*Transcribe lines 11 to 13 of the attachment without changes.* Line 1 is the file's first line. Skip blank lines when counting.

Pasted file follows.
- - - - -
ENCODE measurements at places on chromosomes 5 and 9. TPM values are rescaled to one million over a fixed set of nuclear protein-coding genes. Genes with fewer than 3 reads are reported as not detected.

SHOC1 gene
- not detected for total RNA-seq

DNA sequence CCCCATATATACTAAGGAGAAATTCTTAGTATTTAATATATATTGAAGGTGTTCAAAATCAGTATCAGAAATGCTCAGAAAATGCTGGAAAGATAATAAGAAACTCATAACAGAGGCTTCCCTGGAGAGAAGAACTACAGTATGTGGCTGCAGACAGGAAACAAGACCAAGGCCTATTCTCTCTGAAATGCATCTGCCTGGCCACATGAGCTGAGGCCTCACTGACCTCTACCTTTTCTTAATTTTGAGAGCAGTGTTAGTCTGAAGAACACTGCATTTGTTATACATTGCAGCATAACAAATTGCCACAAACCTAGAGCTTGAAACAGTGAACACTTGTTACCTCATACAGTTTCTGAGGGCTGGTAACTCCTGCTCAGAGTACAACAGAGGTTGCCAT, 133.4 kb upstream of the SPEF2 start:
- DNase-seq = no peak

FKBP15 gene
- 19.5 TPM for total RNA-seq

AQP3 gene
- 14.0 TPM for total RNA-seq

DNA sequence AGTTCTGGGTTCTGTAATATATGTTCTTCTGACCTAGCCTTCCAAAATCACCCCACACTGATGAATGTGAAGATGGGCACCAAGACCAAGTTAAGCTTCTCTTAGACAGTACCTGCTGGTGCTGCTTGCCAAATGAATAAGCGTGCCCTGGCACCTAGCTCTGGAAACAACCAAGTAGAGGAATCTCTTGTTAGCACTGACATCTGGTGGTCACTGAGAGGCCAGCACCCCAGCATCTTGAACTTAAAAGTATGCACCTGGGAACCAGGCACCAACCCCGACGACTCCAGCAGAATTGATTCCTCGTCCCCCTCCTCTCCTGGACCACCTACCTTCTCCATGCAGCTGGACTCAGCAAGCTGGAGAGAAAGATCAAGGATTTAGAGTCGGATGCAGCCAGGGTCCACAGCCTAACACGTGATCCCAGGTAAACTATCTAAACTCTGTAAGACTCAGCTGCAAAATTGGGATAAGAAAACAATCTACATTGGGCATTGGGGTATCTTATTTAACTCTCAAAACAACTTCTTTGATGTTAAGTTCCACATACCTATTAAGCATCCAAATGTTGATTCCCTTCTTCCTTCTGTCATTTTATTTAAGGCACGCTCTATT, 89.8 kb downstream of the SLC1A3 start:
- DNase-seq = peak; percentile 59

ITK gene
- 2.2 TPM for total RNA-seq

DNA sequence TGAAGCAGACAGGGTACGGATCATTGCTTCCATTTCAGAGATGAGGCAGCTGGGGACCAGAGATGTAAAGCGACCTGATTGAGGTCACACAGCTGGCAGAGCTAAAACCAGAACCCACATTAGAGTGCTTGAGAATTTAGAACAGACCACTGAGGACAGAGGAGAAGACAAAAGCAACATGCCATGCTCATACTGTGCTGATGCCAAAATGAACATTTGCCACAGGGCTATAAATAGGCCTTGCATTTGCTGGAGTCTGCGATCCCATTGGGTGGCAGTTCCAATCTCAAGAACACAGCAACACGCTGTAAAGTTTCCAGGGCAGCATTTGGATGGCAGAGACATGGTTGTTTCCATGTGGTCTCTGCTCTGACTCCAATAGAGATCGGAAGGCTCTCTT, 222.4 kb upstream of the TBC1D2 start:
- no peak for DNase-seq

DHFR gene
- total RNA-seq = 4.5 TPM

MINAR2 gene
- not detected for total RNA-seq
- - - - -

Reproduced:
- DNase-seq = peak; percentile 59

ITK gene
- 2.2 TPM for total RNA-seq